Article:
Results: We have part completed the process of transition to this new search system. Whilst it has been tricky to get things set up and to adjust to this different format, we have found that combining searches together does help streamline processing tasks. Once an update is done for one product, it reduces the work required to update another on the same condition. It also creates a general collection of good quality articles that could be used for further product updates or expansion of condition coverage.
Discussion: We are finding this an interesting way to manage increasing search requests and it has expanded the range of searches that the same team can cover.↑ Back to top
Nursing questions – Searching CINAHL, Medline or both?
- Debbie Ayotte, librarian, Ottawa Hospital Library Services
- Alexandra (Sascha) Davis*, librarian, Ottawa Hospital Library Services
- Risa Shorr, librarian, Ottawa Hospital Library Services
Introduction: Presently there is a large overlap of journal titles in the databases Medline and CINAHL. In addition the ease of use of interface for each database is quite different. Recognizing this overlap and difference of interface, one questions the need to search both databases for all clinical nursing questions.
Purpose: To compare results of nursing-related searches conducted in the databases Ovid Medline and CINAHL to determine whether, given time constraints, it is always beneficial to utilize both databases to obtain the highest quality and most relevant search results.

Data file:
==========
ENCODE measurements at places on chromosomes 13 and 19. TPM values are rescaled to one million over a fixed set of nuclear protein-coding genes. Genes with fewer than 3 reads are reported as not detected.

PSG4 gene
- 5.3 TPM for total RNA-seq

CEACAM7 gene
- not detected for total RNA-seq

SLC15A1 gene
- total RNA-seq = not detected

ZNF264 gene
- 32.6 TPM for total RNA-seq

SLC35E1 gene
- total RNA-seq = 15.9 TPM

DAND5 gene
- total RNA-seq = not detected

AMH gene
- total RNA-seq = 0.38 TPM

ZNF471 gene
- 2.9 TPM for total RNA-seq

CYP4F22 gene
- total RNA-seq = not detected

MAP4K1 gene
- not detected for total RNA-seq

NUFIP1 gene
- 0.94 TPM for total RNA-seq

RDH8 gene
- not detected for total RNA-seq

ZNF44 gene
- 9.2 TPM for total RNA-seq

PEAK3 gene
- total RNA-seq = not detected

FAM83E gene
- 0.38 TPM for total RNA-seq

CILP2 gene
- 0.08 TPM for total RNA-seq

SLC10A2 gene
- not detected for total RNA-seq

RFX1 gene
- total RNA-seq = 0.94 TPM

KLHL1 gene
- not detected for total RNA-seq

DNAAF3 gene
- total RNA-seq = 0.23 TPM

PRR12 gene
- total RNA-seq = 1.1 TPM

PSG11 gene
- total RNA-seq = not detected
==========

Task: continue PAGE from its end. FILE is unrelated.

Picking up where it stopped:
Method: Twenty nursing questions will be selected from our literature search database and a search run on each question in Ovid Medline and CINAHL databases using subject headings and keywords. The time required to complete the search in each database will be recorded. The results found will be entered into a Reference Manager database and reviewed for duplication and unique references. Any differences in results will be analyzed for relevancy and quality.
Results: To be determined.
Discussion: As time is a factor when doing clinical nursing questions in a hospital environment, libraries must regularly evaluate which databases provide the most relevant and quality results in an easily retrievable manner.↑ Back to top
The Missing 2%: PubMed NOT Medline
- David Kaunelis, Information Services methods specialist, Canadian Agency for Drugs and Technologies in Health (CADTH), Ottawa
- Kelly Farrah*, Information Specialist, Canadian Agency for Drugs and Technologies in Health (CADTH), Ottawa
- Melissa Severn, Information Specialist, Canadian Agency for Drugs and Technologies in Health (CADTH), Ottawa
Objective: All but approximately 2% of PubMed citations are found in Medline. Our objective was to establish a search filter for retrieving PubMed citations that are not found in OVID’s version of Medline.